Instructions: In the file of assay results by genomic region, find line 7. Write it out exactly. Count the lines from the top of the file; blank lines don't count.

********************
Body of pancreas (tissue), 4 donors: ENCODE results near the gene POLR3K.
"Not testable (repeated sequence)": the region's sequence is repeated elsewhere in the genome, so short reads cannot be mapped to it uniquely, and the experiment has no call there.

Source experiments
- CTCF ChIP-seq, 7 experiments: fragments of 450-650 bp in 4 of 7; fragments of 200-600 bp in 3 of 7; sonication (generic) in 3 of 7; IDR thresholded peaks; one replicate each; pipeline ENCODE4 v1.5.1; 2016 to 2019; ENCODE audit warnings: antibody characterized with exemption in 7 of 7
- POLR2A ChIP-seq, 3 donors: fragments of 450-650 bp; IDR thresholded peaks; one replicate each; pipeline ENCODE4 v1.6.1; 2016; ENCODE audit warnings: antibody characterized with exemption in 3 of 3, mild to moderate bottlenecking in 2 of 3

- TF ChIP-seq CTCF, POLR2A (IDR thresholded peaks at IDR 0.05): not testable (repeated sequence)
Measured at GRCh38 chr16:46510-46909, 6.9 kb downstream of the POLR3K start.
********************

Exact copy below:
Measured at GRCh38 chr16:46510-46909, 6.9 kb downstream of the POLR3K start.